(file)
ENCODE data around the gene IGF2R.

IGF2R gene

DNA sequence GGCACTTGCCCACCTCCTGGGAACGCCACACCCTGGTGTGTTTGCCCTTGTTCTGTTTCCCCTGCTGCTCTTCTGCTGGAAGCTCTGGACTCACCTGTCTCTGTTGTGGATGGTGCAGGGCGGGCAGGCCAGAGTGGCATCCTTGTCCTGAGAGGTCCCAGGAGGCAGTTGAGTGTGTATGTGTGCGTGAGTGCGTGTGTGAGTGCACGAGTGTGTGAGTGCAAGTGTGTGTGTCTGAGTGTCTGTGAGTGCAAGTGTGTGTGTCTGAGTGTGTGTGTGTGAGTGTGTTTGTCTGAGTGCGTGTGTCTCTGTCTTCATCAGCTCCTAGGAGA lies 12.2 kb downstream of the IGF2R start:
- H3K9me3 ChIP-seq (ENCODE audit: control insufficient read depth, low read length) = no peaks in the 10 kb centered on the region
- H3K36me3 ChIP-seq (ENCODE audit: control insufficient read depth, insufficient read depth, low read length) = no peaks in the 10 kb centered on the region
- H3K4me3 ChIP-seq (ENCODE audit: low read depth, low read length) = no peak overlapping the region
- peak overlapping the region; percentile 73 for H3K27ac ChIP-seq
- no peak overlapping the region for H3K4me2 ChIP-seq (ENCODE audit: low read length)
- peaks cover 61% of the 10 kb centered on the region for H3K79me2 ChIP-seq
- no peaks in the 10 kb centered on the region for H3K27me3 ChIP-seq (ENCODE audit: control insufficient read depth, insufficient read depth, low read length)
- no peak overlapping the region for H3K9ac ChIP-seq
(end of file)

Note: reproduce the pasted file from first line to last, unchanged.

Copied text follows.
ENCODE data around the gene IGF2R.

IGF2R gene

DNA sequence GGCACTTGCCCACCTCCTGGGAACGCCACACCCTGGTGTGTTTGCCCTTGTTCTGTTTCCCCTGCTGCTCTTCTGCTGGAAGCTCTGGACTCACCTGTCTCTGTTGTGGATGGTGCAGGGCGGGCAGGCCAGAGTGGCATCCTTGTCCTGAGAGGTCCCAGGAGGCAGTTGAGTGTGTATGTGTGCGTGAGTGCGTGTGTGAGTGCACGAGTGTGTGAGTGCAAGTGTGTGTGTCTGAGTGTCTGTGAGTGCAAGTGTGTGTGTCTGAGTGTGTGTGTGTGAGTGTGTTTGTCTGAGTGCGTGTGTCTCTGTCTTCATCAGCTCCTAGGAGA lies 12.2 kb downstream of the IGF2R start:
- H3K9me3 ChIP-seq (ENCODE audit: control insufficient read depth, low read length) = no peaks in the 10 kb centered on the region
- H3K36me3 ChIP-seq (ENCODE audit: control insufficient read depth, insufficient read depth, low read length) = no peaks in the 10 kb centered on the region
- H3K4me3 ChIP-seq (ENCODE audit: low read depth, low read length) = no peak overlapping the region
- peak overlapping the region; percentile 73 for H3K27ac ChIP-seq
- no peak overlapping the region for H3K4me2 ChIP-seq (ENCODE audit: low read length)
- peaks cover 61% of the 10 kb centered on the region for H3K79me2 ChIP-seq
- no peaks in the 10 kb centered on the region for H3K27me3 ChIP-seq (ENCODE audit: control insufficient read depth, insufficient read depth, low read length)
- no peak overlapping the region for H3K9ac ChIP-seq